Occupational integration management health comes before dgb

German Federation of Trade UnionsThe longer workers are sick, the greater their risk of being terminated later due to illness. However, the course of covid-19 disease in particular is often unpredictable. Many convalescents struggle for months with breathing, concentration and fatigue problems. In view of the pandemic, the German Trade Union Federation (DGB) is calling for urgent reforms to allow people to return to work after illness.

Workplace integration management: the current situation

If employees are sick for a longer period of time, they are often worried about losing their job in addition to their own health. This is because many employers only see the loss of labor and the associated costs. Sooner or later the dismissal flutters into the house.

The pandemic has now exacerbated these fears: "Employees who have been at the forefront of the fight against the pandemic for months and who do essential work in systemically important occupations are at high risk of contracting Covid-19," explains DGB national board member Anja Piel. Corona infections in particular are often accompanied by prolonged health restrictions.

In order to break the cycle of illness and dismissal, in 2004, at the urging of the DGB and its trade unions, company integration management (BEM) was enshrined in law. As a preventive measure, it is intended to help reduce absenteeism and prevent sick leave.

BEM: problems with the offer, process and implementation

In practice, there is a great deal of confusion when it comes to returning to work after illness: the law leaves it open exactly how companies organize reintegration into their operations.

In addition, there are no sanctions if employers do not offer BEM to their employees. This leads to major inequalities: While it is mainly large companies with vested interests that support their sick workers to return home, the situation looks bleak in many medium and small companies.

The DGB also criticizes the fact that integration management is offered in less than half of all companies. But where it does take place, 70 percent of workers take it. "This shows that even before the pandemic, the need was there," explains Anja Piel. And it is likely to be exacerbated by Corona. Therefore, the legislator must make integration management mandatory for all now at the latest.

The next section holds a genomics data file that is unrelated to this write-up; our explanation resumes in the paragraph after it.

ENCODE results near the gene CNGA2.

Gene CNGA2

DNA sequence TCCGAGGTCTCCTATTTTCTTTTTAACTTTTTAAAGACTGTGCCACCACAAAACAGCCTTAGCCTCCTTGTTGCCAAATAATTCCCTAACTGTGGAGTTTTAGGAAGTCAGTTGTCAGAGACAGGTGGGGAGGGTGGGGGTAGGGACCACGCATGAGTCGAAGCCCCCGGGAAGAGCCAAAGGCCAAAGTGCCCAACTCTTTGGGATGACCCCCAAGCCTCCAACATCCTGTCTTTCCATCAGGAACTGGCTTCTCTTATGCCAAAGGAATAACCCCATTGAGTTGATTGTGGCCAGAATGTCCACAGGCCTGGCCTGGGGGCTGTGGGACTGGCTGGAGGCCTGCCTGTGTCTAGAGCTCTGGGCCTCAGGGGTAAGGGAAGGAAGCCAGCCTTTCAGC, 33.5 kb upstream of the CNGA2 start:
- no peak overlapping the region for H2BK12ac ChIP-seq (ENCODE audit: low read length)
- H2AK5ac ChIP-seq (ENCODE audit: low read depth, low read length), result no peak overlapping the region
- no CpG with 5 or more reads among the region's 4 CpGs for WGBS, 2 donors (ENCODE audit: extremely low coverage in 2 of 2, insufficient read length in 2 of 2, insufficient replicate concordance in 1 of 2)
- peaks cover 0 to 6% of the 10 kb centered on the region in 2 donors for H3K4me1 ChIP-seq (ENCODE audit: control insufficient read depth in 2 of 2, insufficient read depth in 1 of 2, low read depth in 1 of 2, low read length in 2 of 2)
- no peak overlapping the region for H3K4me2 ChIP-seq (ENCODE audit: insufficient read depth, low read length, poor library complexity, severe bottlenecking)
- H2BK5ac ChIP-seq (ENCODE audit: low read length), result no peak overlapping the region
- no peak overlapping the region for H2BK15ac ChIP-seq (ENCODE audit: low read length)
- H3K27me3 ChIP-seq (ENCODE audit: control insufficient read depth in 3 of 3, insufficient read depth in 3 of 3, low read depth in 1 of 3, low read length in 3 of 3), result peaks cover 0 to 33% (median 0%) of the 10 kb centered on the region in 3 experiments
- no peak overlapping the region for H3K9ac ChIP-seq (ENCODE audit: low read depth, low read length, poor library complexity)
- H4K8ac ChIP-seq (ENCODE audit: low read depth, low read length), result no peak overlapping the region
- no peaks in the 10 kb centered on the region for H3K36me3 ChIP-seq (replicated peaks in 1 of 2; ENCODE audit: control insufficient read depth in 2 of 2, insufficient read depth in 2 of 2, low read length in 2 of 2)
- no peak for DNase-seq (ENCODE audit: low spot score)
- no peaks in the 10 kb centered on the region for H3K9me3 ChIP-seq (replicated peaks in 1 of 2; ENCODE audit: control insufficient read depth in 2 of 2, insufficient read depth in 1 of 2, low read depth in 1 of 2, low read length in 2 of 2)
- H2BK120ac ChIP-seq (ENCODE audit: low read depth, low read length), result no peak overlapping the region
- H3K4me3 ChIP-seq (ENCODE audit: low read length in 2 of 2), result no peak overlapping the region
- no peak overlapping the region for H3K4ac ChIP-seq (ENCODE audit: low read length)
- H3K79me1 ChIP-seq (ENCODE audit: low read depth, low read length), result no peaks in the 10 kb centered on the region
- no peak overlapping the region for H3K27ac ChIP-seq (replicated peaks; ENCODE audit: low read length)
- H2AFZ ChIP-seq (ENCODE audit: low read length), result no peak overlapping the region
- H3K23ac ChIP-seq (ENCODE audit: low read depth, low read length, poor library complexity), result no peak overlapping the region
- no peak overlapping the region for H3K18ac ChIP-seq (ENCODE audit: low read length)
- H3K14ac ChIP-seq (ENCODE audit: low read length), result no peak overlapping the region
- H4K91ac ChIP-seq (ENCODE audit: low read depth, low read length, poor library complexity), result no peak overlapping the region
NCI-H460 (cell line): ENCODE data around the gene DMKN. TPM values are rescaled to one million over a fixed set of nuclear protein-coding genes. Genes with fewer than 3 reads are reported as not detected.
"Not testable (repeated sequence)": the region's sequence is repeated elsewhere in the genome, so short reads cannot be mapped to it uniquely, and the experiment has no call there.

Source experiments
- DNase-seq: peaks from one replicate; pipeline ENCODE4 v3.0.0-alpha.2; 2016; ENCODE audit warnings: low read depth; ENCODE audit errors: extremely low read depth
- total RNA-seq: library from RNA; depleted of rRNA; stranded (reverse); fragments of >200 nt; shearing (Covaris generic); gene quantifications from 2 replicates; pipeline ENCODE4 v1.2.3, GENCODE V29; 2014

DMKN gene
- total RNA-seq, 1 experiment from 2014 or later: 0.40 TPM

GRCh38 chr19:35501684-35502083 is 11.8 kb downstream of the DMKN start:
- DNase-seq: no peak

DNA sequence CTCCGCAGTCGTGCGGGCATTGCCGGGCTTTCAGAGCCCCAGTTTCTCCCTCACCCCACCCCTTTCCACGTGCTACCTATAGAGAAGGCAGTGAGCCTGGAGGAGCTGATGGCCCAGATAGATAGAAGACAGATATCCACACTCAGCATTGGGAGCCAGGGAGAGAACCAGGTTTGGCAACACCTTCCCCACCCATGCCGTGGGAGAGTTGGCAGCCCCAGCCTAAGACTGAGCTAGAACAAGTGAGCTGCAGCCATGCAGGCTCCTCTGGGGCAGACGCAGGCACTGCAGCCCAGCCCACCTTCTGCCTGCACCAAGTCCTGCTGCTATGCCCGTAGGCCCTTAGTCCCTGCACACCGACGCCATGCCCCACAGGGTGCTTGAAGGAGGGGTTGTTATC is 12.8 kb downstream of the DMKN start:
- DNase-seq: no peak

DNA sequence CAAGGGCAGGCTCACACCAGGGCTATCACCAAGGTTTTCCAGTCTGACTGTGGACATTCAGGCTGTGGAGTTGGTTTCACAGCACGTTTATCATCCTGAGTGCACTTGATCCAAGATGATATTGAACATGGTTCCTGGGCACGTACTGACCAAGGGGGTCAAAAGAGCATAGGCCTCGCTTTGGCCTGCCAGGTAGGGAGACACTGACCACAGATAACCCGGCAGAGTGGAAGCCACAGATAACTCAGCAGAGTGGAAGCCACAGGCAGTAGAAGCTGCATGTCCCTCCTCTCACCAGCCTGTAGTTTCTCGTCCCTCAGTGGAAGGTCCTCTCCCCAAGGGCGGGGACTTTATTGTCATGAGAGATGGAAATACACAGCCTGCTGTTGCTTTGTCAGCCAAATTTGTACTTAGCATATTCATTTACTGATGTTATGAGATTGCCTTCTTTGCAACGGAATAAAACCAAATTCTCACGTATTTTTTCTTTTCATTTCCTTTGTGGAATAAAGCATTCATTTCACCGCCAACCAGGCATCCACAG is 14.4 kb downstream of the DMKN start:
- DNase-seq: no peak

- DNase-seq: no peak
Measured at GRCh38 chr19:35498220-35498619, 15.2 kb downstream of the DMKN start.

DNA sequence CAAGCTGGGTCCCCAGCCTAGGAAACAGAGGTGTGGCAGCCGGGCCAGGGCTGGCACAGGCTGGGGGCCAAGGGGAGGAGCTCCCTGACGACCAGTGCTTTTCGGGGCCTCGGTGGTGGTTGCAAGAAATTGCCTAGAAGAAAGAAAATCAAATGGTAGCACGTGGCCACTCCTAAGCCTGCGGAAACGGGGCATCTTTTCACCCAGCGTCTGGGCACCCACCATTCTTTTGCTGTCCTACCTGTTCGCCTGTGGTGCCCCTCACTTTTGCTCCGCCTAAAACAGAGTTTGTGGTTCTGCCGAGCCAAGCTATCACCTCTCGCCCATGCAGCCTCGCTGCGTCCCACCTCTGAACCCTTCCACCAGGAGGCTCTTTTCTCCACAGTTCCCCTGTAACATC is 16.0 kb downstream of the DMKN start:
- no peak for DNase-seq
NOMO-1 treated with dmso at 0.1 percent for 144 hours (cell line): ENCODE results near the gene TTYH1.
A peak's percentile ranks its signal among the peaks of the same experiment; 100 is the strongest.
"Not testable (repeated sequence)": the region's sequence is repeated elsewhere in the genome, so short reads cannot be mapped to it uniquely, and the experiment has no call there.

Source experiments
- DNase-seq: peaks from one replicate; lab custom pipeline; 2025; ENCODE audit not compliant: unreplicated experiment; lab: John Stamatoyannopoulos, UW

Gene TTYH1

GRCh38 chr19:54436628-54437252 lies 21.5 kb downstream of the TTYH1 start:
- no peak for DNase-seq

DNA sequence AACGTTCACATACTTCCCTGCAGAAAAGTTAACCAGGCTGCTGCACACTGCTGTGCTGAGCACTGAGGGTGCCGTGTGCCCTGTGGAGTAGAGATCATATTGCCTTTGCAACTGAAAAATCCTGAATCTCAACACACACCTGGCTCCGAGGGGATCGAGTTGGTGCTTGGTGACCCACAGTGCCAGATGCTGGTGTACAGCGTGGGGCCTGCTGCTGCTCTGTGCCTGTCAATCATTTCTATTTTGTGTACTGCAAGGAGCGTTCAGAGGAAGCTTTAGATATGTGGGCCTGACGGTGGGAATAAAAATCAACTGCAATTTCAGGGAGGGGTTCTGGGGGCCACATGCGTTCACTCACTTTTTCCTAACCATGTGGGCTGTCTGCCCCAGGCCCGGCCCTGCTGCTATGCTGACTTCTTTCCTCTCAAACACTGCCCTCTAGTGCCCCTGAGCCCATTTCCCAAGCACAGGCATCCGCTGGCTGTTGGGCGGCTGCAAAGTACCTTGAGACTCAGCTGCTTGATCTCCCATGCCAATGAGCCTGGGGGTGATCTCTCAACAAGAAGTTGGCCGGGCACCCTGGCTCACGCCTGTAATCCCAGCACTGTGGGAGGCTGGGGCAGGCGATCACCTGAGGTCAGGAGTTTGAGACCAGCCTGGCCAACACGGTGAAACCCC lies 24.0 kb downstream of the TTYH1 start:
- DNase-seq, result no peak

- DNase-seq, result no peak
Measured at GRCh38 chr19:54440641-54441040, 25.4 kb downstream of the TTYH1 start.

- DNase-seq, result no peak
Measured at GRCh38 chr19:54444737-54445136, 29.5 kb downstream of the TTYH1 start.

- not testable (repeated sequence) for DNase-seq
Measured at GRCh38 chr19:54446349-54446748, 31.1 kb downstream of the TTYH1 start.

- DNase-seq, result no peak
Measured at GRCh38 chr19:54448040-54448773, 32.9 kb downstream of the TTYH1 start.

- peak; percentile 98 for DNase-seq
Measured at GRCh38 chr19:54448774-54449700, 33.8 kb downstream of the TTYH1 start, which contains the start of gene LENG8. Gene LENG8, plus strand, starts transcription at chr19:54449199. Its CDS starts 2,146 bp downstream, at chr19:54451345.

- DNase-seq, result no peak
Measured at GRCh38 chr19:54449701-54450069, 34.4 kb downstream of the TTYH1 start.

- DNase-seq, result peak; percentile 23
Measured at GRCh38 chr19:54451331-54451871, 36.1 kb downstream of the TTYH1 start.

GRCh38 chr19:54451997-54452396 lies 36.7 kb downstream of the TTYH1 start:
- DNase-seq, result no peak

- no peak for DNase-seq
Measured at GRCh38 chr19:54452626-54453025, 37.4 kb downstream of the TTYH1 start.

Whether employees receive an offer to return to work depends, among other things, on the size of the company. In addition, factors such as a good working atmosphere also determine. Recognition on the part of the superiors about the frequency of BEM offers together. DGB/insight

Clear rules now!

In the wake of the pandemic, the DGB is calling for BEM to be improved so that it is firmly established in all companies. This includes a legal right to BEM when employees return to work after an extended illness. "Failure to use the tool must be punished as a misdemeanor," says Piel.

For small and medium-sized enterprises (SMEs), the DGB calls for more support: they need offers from professional BEM consultants who can accompany the process and lead it to a successful conclusion.

For the BEM procedure itself, the DGB proposes binding quality standards, such as medical expertise in the BEM team, gradual reintegration (Hamburg model) and greater consideration of mental illnesses.

BEM not only as an alibi

Without concrete standards regarding the process and termination of BEM, it can be used by some employers only as a precursor to dismissal due to illness. So after the motto: We have made an effort. In the view of the DGB, this must change urgently: That's why inclusion management must follow defined standards. Do employee representatives need to be involved from start to finish. The BEM may only end when all goal-oriented measures have been exhausted.

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